She loves to sing and has a beautiful voice and can pick up a tune just from hearing it once. Shes a great soccer player, its her 3rd year playing this year and runs really fast. An avid lover of the outdoors, she reminds me of myself, in the summer time, she's out the door as soon as her head is off her pillow. She is trying really hard to stop sucking her thumb (she only does it at night now.) Mint chocolate chip is her favorite ice cream. She isn't a big fan of breakfast, but her fave food is my hamburger pie dish, and can drink Coke one can after another. She loves anything on Disney Channel, Nickelodeon, the shows Dirty Jobs and Mythbusters. She has outgrown "Beckblora the Explora". She's an independent growing girl and despises anything her brother does and believes that her sister hates her. Her best friend right now is a 9 yr old boy who lives next door to us. She learned to ride her bike recently and rides it like a pro now. She likes to read books, which I 'm so proud of. She's my besto best, the very best, a goot goot goot, a flying bat.


Qumliyuk: YUPIK (adv) ... a feeling of immense ridicule, contemptous derision, aggravation .....naam -- I can't explain it in English. These are thirteen things that have made me very qumliyuk.
  1. Obvious rudeness, say like, standing in line, and the person you're waiting for, knowing you were standing in line, says to the person next to/behind you, can I help you? Purposely ignoring that you were there already (Not mentioning places, ahemm..... some NP folks are like that --- rudies)
  2. Being a "new" person anywhere, and people double guessing everything you do just because you're "new" there.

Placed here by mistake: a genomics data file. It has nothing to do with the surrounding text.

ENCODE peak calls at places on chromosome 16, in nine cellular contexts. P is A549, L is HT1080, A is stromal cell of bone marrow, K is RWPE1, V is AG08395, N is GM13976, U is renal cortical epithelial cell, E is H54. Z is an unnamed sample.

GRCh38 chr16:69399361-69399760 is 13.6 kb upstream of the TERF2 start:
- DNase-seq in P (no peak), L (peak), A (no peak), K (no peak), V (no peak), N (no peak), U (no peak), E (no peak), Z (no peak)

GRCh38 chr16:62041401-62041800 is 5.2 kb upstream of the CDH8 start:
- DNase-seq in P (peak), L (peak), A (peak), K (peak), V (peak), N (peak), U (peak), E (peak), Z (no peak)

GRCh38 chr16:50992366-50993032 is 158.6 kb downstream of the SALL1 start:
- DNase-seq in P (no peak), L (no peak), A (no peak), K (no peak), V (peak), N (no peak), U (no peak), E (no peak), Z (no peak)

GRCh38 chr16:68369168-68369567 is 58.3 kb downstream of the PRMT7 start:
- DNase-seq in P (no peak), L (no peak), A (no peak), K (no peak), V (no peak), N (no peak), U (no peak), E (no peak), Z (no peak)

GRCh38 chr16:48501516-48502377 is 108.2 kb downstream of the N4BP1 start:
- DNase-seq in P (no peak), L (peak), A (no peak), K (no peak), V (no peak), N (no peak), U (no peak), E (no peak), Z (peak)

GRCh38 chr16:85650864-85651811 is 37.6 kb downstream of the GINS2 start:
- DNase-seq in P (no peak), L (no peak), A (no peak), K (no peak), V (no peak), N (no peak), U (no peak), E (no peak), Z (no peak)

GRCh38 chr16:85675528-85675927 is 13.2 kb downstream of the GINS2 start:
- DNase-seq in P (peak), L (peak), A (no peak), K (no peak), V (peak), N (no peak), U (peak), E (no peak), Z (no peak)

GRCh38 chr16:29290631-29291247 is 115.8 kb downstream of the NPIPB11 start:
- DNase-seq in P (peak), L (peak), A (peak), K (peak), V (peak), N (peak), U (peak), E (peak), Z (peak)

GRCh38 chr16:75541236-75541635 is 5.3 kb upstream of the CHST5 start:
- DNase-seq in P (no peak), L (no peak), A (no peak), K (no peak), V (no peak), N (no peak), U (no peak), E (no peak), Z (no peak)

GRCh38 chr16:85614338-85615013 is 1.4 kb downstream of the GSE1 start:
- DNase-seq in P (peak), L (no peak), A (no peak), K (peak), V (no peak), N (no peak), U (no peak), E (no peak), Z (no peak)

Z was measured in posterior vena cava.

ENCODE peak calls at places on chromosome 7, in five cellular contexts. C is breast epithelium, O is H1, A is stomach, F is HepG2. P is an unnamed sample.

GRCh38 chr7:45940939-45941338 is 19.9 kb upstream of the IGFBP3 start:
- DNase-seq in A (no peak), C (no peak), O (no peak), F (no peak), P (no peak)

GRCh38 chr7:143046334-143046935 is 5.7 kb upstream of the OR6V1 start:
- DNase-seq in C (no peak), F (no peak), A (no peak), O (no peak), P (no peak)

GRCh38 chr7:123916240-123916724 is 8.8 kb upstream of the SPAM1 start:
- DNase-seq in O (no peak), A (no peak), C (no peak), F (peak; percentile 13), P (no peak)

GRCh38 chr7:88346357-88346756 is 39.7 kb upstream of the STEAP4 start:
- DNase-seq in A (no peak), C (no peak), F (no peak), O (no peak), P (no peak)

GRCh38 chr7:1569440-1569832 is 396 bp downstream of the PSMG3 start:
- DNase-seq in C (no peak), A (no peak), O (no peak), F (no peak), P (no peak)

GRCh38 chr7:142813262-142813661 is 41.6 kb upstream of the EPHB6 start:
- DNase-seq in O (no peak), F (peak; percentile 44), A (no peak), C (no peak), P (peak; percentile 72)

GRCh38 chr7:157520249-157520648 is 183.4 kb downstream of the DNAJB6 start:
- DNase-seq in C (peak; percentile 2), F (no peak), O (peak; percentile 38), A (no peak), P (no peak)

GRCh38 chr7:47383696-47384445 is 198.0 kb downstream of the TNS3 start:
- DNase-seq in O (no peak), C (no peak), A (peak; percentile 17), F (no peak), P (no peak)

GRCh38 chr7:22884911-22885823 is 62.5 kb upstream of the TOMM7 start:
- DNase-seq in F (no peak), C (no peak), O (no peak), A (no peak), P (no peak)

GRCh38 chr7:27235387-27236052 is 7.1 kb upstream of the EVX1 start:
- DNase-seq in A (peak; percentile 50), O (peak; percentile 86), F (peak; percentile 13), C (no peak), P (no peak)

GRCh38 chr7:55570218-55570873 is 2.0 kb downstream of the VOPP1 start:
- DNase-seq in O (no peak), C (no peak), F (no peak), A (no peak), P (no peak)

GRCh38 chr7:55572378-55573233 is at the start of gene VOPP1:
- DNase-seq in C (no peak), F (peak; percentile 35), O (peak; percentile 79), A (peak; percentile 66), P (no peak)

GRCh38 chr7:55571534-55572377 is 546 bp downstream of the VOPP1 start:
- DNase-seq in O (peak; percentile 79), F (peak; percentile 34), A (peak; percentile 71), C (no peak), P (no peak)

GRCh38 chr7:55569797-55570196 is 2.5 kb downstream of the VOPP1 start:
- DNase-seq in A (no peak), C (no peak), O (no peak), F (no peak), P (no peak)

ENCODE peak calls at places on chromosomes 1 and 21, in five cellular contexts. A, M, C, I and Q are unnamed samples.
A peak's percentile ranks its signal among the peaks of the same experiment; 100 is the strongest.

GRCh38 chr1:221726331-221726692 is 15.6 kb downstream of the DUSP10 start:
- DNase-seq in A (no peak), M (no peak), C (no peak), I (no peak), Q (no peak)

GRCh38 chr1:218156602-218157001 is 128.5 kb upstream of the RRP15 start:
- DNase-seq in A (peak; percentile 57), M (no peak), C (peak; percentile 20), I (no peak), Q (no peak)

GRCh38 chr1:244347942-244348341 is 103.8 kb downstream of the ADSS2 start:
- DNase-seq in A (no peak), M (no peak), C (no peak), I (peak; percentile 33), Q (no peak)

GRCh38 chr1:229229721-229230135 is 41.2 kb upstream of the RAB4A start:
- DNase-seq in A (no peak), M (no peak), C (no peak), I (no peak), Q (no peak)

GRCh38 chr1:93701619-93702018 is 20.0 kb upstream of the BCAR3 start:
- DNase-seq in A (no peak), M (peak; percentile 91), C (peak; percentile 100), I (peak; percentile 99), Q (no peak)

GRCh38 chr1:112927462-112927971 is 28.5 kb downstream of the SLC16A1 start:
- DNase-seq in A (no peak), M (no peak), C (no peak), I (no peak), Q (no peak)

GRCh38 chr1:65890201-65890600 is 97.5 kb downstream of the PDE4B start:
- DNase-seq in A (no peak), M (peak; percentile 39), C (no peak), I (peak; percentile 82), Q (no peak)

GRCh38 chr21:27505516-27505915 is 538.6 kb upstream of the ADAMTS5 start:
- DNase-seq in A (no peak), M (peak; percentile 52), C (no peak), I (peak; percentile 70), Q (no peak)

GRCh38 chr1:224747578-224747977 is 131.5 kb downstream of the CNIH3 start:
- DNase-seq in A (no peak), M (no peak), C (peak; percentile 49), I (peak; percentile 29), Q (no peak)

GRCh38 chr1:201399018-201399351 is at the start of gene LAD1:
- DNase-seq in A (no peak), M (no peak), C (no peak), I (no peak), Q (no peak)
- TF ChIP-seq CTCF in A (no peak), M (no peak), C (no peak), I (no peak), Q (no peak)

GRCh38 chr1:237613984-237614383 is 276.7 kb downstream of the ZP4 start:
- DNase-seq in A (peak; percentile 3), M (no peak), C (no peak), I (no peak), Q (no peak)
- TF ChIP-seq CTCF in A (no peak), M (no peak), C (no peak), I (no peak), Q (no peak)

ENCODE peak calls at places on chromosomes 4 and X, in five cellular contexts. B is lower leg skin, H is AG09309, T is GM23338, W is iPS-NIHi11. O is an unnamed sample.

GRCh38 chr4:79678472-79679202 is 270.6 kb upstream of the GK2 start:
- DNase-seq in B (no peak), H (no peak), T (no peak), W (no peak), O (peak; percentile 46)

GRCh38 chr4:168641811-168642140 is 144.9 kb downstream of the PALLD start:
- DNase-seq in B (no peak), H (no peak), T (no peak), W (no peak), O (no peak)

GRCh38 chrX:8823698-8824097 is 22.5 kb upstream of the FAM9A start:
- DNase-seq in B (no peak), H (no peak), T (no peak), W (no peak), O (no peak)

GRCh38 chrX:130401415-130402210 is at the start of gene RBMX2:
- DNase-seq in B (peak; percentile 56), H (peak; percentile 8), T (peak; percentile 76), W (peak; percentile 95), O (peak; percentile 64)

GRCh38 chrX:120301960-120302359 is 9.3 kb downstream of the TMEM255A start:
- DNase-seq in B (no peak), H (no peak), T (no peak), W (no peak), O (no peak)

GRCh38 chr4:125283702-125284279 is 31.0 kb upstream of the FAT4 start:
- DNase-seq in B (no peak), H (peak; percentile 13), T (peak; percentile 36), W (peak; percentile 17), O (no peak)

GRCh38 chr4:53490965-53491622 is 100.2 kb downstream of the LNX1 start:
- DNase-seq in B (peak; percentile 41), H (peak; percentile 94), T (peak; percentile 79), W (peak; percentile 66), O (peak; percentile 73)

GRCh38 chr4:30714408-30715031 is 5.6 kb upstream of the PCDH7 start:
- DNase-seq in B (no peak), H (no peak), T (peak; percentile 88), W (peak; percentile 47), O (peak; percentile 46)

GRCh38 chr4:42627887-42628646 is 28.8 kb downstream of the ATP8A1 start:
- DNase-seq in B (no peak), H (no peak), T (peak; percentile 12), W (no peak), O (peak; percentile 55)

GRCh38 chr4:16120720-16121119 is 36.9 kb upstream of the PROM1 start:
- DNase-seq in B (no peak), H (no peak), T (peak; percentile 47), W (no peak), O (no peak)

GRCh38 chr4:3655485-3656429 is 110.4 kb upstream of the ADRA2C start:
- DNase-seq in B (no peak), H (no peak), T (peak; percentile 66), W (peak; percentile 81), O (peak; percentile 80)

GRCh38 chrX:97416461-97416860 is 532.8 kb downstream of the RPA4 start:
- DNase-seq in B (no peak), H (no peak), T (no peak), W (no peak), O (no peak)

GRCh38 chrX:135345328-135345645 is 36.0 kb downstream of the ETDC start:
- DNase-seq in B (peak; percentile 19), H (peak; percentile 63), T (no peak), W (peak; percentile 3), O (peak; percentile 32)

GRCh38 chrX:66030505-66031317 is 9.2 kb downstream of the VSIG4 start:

3. When you realize that people you think are mutually close friends with, aren't that close anyway.
  4. An adult being rude/mean/qumli to your kids for no reason other than just being rude/mean/qumli.
  5. People who think they're a higher priority in everything just because of who they think they are over others.
  6. Conversations that go on as if you weren't there to talk for yourself (i.e. my kids "Dad, how come mom says I can't sleep over at so and so's house?" while I am sitting there.)
  7. Our dog, Duke, just for being.
  8. Counting on someone and then they back off at the last minute.
  9. Driving down a long empty straight road and another driver tail gates when they could pass at any time.
  10. Trying to sleep and people seem to obviously make loud noises--talking loudly, laughing as loud as they could, clacking on a keyboard as hard as they could, slamming doors as hard as they could (or so it seems)
  11. Braggy people of every little thing.
  12. People who think they know everything.
  13. Ahhh, last one, save the best for last: I am qumliyuk of when you innocently ask a question because you don't know and somebody answers "Its common sense!" when its not, stupid b*tch, thanks for letting me feel like a total ignorant @ssh0le in front of everybody, and then smirking after that. I hope somebody makes you feel the way you made me feel someday to the most utterest degree.

Saturday, June 14, 2008


Its been a long time since I had dreams where I felt like I could feel my "soul" being outside of my body. And this picture reminded me of that.

Paranormal to me means having experiences with other beings that are not visible to this world--or everyday things that we're used to.

I've never really had any encounters as to what we'd call ghosts but have had very weird things happen, but no real contact with another parallel side of life.

One weird thing that I have experienced was waking up in the middle of the night and hearing noises in the hallway and looking out my bedroom door and seeing my brother Oscar coming down the hallway. I thought nothing of it and started toward my bed. Turning around, I saw that Oscar was already sleeping in the other bed that was in my room (we used to have bunkbeds and had separated them because sleeping on top was too warm so close to the ceiling.) I woke him up and laid down next to him (with me by the wall) and hugged him to me trying to fall back asleep even if he complained that it was too hot.

I do have very confusing dreams too, especially if I take a nap during the day. I'll be aware of myself and then something weird will happen like people I know that aren't in my house are there, say like, anybody who I know is not normally in my house, and then I'll know I'm not totally awake. I could see what is around me, but can't wake myself up and I'll try so hard to try to even slightly move a finger because even the smallest movement will wake my body up. And I wake up very scared thinking I wouldn't be able to awake from the dream.